Date of Award
Dissertation - Restricted
Doctor of Philosophy (PhD)
Educational Policy and Leadership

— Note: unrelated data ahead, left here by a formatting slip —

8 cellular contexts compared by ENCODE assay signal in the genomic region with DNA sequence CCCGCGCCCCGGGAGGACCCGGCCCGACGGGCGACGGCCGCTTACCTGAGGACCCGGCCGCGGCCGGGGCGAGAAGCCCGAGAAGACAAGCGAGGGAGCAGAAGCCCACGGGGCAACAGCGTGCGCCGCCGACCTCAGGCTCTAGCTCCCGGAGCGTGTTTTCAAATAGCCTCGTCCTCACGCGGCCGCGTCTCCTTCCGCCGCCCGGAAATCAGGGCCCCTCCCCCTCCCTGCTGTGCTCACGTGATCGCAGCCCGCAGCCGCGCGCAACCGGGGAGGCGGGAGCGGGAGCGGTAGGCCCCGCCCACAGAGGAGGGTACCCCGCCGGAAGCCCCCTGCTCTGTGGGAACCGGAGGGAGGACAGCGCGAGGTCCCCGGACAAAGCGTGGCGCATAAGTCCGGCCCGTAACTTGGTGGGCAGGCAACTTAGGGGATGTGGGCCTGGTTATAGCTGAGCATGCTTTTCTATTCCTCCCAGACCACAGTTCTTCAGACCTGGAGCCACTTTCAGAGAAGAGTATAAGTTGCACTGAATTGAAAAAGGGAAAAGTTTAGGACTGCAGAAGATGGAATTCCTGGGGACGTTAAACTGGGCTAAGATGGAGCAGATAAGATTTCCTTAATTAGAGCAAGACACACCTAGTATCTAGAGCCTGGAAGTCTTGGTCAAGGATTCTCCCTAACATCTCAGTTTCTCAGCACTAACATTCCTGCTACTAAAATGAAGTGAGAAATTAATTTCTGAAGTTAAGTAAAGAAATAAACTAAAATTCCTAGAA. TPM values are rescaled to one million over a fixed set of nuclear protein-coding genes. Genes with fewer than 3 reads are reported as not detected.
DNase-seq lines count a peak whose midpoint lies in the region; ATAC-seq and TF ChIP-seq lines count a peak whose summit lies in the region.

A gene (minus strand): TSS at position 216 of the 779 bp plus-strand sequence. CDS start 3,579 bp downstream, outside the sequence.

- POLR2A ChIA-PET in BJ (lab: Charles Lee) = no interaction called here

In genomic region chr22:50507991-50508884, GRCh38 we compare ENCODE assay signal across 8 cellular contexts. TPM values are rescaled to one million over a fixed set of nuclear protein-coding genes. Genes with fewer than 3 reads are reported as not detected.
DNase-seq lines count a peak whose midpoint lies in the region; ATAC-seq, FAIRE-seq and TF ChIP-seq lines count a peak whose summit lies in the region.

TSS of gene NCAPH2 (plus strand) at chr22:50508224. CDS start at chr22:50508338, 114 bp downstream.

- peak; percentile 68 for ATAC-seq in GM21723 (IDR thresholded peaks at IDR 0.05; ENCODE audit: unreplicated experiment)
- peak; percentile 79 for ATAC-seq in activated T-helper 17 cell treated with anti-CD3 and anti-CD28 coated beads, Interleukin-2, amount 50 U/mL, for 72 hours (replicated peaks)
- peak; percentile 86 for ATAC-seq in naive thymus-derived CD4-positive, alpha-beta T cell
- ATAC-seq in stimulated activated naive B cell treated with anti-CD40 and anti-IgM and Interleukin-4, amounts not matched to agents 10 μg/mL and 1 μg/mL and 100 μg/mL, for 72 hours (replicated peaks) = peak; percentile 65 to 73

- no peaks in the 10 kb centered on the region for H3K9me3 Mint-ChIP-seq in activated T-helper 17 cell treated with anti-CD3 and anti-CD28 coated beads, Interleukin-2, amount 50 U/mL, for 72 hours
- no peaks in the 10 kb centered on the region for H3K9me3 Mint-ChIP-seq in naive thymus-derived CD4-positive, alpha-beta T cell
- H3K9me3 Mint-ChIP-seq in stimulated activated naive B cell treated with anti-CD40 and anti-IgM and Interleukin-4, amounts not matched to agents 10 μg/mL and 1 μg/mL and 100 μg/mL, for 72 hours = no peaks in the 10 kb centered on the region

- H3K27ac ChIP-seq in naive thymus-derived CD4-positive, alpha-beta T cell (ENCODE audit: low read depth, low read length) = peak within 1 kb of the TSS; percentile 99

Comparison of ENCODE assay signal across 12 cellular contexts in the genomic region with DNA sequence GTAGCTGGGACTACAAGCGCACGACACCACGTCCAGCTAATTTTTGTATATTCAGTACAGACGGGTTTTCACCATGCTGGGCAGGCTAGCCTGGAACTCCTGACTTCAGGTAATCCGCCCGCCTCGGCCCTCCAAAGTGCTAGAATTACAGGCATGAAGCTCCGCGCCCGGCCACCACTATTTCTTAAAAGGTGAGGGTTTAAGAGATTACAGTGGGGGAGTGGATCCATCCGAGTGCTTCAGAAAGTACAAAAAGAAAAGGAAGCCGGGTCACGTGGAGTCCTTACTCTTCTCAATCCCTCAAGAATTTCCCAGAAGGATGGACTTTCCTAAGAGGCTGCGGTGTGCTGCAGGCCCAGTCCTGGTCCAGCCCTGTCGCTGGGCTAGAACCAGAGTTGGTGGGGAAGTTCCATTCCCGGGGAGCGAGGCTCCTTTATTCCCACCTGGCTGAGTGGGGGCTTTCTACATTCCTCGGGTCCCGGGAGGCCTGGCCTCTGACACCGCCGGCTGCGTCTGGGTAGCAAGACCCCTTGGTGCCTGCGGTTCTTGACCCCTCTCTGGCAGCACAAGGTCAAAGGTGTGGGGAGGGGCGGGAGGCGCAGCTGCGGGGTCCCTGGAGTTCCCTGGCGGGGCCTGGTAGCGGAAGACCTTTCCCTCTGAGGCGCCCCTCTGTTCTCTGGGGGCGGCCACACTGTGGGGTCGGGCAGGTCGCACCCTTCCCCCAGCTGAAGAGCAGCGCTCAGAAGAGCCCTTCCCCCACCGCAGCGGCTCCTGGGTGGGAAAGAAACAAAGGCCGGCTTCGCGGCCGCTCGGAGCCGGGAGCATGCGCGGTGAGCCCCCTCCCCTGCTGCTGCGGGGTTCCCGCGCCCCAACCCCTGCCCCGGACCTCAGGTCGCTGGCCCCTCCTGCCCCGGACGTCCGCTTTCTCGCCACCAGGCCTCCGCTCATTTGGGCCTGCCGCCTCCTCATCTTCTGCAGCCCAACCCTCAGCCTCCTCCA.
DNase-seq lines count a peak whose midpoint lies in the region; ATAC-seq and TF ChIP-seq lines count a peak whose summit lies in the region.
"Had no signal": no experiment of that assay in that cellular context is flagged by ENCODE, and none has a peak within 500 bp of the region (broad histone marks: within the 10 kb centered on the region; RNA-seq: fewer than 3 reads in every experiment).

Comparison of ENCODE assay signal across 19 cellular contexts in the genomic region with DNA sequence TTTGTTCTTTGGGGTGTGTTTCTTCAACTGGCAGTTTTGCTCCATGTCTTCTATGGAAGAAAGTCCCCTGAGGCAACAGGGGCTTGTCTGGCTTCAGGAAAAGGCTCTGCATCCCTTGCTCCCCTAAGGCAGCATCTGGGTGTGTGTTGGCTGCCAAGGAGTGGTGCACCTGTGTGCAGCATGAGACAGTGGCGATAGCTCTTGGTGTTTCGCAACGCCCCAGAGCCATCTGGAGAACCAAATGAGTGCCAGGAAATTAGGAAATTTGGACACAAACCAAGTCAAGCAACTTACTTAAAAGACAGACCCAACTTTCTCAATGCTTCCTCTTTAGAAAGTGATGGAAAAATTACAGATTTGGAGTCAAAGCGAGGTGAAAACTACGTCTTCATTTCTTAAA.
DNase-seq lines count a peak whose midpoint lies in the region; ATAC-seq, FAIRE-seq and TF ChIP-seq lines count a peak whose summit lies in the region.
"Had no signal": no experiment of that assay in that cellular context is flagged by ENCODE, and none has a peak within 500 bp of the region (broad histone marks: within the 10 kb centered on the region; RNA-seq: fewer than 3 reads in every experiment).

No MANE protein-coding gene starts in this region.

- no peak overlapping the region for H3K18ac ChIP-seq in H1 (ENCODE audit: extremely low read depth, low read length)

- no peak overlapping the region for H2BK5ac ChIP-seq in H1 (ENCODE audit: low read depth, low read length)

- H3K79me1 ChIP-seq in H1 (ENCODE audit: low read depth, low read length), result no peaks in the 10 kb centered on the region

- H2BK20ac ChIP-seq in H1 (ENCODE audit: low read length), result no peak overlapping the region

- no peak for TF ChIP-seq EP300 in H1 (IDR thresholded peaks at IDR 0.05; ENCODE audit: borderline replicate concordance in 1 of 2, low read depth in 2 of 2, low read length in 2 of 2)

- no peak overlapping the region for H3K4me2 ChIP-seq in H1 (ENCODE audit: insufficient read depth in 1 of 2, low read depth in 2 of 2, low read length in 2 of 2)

The effectiveness of a school based cognitive-behavioral intervention protocol was studied using a multiple baseline design across three subjects ages 6-10 with anxiety. The intervention was an adaptation of Kendall's (1992) cognitive-behavioral protocol for anxiety disordered children ages 9-13. The 16 session intervention made use of coping stories developed by the experimenter, puppets, and book making to assure that materials were developmentally appropriate for younger children. Dependent measures were continuous assessment Parent and Teacher Ratings of Severity/Interference, Fear Thermometer Ratings of three counseling goals, and self-report ratings of trait anxiety. Additional dependent measures were pre- and post parent, teacher, and self-ratings of anxiety, depression, and fears using the Child Behavior Checklist, the Revised Children's Manifest Anxiety Scale, the Children's Depression Inventory, the State-Trait Anxiety Inventory for Children A-Trait Scale, and the Fear Survey Schedule for Children-Revised The Diagnostic Interview Schedule for Children was also used for pre- and post assessment. Results were that two subjects receiving an anxiety disorder diagnosis at pretest no longer met diagnostic criteria at posttest. The three children receiving the intervention evidenced reductions in anxiety to criterion levels on a majority of measures of continuous assessment. Two of the subjects evidenced reliable improvement on parent- rated internalizing and externalizing behaviors. Two of the subjects experiencing somatic complaints showed reliable improvement on teacher-rated somatic complaints. Many self-report measures remained within normal limits from pre- to posttesting. The one self-report rating above clinical levels at pretest did not evidence reliable change at posttest. The study provides tentative support for a school based cognitive-behavioral intervention for young, anxious children. Developmentally sensitive materials for use with young, anxious children are discussed. Directions for future research are also discussed.